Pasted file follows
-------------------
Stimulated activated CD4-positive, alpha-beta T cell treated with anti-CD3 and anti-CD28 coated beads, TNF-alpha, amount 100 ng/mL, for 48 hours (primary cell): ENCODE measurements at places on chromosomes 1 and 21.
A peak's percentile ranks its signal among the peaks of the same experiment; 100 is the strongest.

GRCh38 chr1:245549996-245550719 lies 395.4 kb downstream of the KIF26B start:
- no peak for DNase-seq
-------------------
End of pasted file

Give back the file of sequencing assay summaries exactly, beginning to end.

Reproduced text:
Stimulated activated CD4-positive, alpha-beta T cell treated with anti-CD3 and anti-CD28 coated beads, TNF-alpha, amount 100 ng/mL, for 48 hours (primary cell): ENCODE measurements at places on chromosomes 1 and 21.
A peak's percentile ranks its signal among the peaks of the same experiment; 100 is the strongest.

GRCh38 chr1:245549996-245550719 lies 395.4 kb downstream of the KIF26B start:
- no peak for DNase-seq